The Watsons: One Couple’s Journey in Grace

Gary and Edna Watson plan to celebrate their 52nd wedding anniversary on Dec. 1 this year. They have traveled a road paved with blessings and times of near death.

After their wedding in 1962, Gary was drafted into the Army in April 1966 and arrived in Vietnam in October of that year. On his arrival he was greeted with gunfire. “On my first night there, live rounds came through the top of our tent,” he said. Serving as a supply clerk, he rose to the rank of E-5 and earned the nickname “Doc.”

Transferred home in 1967, he escaped the biggest and bloodiest campaign of the war, the TET offensive in 1968, but had a close friend to die during that series of battles.

Gary Watson in Vietnam

Watson in Vietnam.

“I am very patriotic and I had a patriotic duty to serve. It was an experience like nothing else, but I would not take anything for it,” he stated. “To this day when that flag is raised, I shiver. I get emotional. I am a born-again sinner saved by grace and a red-blooded American.”

Following his discharge from the army, Gary and Edna took a ride in the mountains. On the way home, he decided to drive for the first time since returning from Vietnam. As they traveled, she asked why he was going so slow. “I looked down [at the speedometer] and saw I was driving 35 miles per hour. That was the speed limit we had in Nam,” he said.

The couple had survived the war without incident. However, in 1993 Edna developed cryptococcal meningitis, a disease that preys more often on people with a damaged or compromised immune system. It is an infection of the lining of the lungs and spinal cord that can be fatal. Some of the symptoms include difficulty breathing, cough, fever, chest pain, weight loss, potential change in mental status and possible neurological issues. It was later when the official diagnosis was made. Still unsure of what was happening, the doctor indicated she could have suffered a stroke. After several days in the hospital, she was continuing to digress. Gary stated, “The doctor asked me to call the family. It looked like she might not live.” She was connected to a respirator. “Things did not look good, but then the Great Physician took over,” he said. Edna said simply, “God intervened.” The diagnosis that had eluded the medical professionals was finally made, and treatment began. She went through a long recovery. “I had to learn to walk and talk again,” she said. “The hardest part of the recovery was doing my own breakfast as part of the therapy. They were getting me ready to go home.”

Edna stayed in the Easley Baptist Hospital for 13 days and another 63 days at Greenville Hospital System.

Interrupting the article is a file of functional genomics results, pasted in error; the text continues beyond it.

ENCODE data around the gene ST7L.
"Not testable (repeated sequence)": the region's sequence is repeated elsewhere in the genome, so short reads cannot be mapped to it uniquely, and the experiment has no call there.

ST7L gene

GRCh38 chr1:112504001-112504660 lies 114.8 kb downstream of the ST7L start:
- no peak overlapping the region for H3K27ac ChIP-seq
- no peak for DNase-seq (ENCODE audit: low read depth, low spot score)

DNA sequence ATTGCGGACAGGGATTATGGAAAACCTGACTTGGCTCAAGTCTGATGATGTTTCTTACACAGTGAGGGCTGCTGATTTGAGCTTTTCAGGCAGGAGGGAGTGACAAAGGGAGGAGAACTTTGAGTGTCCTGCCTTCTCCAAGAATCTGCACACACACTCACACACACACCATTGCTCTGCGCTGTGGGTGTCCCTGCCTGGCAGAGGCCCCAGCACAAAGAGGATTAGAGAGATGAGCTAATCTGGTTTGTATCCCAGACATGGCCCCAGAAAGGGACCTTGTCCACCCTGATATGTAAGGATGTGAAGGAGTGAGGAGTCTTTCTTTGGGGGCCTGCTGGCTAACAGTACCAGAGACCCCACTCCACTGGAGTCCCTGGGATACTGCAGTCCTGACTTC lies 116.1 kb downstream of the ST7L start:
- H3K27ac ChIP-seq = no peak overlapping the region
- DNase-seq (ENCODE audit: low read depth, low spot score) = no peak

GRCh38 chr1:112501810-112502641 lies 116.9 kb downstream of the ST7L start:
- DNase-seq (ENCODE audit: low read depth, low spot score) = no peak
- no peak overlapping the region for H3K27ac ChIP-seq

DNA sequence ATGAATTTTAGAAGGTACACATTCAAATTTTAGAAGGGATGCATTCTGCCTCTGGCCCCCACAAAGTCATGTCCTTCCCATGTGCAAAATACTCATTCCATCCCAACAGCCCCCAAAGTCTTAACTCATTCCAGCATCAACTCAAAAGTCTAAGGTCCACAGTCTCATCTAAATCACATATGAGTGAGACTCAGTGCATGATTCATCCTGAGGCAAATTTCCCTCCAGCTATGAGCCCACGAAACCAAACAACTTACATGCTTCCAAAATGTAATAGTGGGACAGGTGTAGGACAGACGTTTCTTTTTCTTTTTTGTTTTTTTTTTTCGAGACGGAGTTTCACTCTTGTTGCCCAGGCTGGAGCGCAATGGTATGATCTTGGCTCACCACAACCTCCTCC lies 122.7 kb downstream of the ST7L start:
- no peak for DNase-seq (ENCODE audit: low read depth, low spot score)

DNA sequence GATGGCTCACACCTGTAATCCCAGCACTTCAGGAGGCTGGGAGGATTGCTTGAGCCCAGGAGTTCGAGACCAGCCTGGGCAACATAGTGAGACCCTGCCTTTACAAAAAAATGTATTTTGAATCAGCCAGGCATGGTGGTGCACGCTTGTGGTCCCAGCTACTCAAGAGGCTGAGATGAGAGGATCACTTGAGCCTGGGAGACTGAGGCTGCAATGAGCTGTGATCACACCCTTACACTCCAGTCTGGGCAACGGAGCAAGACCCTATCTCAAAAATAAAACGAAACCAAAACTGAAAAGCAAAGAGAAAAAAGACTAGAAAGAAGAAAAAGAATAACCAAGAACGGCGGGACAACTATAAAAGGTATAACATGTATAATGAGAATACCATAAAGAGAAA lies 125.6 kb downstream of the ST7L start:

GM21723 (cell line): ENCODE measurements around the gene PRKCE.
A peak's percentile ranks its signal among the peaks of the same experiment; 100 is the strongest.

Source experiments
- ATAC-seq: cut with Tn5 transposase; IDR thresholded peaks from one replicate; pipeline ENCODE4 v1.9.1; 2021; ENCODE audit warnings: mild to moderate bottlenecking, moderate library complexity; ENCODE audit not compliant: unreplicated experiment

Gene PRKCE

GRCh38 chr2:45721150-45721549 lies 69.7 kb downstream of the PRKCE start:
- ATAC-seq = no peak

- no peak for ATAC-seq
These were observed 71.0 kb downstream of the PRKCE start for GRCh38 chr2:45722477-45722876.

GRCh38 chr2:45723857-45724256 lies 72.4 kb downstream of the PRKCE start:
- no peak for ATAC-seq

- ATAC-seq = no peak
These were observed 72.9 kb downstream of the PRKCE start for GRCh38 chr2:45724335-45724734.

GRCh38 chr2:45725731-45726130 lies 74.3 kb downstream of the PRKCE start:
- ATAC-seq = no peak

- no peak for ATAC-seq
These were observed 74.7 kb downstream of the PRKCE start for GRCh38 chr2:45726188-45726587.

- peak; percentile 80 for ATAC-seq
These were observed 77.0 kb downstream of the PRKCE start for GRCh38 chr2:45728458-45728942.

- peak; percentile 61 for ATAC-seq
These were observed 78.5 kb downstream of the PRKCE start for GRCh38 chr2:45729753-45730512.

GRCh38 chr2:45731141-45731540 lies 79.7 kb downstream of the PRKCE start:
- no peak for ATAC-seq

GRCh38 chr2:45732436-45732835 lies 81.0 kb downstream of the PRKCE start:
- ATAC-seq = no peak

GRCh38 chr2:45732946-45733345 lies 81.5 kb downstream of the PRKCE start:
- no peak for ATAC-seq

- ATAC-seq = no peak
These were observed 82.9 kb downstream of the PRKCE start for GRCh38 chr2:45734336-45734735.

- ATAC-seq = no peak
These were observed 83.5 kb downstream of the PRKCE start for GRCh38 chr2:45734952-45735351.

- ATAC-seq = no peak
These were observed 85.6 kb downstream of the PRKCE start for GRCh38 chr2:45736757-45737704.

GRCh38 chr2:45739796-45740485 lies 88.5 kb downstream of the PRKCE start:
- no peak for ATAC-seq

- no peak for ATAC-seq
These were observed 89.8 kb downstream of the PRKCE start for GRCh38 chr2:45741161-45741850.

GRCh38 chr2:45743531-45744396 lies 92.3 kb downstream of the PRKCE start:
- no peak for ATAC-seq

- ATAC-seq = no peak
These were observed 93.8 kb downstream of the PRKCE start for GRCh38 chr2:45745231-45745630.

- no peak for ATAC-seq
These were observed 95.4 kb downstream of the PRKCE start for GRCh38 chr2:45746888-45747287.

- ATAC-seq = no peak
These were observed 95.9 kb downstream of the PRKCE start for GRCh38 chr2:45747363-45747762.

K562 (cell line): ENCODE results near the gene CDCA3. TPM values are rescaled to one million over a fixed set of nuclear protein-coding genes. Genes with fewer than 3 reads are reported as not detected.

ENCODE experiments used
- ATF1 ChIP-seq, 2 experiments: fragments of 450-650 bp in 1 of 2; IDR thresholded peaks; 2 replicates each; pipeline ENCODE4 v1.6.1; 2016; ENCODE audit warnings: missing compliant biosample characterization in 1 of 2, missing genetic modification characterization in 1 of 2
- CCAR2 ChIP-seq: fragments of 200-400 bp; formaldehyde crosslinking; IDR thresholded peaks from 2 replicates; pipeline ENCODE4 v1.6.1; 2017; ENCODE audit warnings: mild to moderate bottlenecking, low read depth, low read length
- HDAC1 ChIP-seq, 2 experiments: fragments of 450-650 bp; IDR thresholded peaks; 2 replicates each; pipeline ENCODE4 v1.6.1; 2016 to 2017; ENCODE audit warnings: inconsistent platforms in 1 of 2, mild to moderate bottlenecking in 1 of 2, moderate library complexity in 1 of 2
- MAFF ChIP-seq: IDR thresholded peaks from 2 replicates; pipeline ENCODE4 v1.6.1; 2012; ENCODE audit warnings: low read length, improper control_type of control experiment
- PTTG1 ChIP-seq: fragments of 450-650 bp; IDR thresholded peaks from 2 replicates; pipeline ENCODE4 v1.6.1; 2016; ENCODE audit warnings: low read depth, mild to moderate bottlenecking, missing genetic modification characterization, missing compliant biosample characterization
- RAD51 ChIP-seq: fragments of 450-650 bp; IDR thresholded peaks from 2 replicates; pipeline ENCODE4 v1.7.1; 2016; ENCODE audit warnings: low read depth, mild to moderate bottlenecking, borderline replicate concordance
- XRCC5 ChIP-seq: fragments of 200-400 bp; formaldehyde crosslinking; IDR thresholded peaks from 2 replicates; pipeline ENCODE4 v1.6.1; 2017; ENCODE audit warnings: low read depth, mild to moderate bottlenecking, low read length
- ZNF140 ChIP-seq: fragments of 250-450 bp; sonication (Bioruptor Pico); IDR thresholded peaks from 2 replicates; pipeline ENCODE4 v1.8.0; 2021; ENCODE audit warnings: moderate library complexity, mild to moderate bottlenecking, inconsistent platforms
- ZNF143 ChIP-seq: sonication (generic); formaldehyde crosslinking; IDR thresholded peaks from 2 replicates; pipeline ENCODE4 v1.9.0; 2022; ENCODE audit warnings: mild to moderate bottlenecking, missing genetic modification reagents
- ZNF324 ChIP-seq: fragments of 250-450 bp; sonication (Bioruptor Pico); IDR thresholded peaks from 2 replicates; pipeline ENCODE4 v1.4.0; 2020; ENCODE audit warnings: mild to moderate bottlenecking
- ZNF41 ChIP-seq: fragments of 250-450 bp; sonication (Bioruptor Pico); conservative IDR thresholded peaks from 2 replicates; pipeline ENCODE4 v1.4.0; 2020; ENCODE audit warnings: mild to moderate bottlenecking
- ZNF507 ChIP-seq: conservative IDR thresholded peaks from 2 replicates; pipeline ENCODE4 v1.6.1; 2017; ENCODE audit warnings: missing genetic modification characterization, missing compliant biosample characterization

Their peaceful life was interrupted again three years later. This time she needed a liver transplant. Two years later, she was put on the waiting list. Six weeks before her liver transplant, the doctors determined she also needed a kidney. On June 24, an official at the Medical University of South Carolina in Charleston called, and they immediately left. Their bags had been packed in anticipation of a call. “When we got there, they were waiting for us. I felt such a peace on the ride and at the hospital,” she said.

The 18-hour surgery began at 5 a.m. the next morning. She was out of surgery and doing well nine hours later. Gary pointed out that now “she has three kidneys, and all three are functioning.”

Gary and Edna were counseled to stay on in Charleston for regular checkups, etc. They got an apartment in Charleston and needed $2,500 a month to cover living expenses. The couple only had $1,000 in the bank. Gary said, “I just told Edna I believed the Lord would provide for us.” Their church sent them $1,500 the first week and another $1,000 the next. Edna shared, “We never lacked for money. Family members, friends, churches sent us money.”

Fourteen years later, she is still going strong. “The first thing I think of every morning is the people who donated my organs. I pray for the families of the donors and ask God to give them peace,” she stated. She made a profession of faith in Christ at age 12, but was born again at 31. “I realized I had never trusted Christ as my Savior. Since I was truly saved, I have been peaceful ever since.”

Gary was saved at age 12 during a week-long revival meeting.

Throughout their soon-to-be 52 years, they have witnessed the faithfulness of God. He says, “I know this: God’s grace is sufficient.”

The Watsons are members of Friendship Baptist Church in Williamston.

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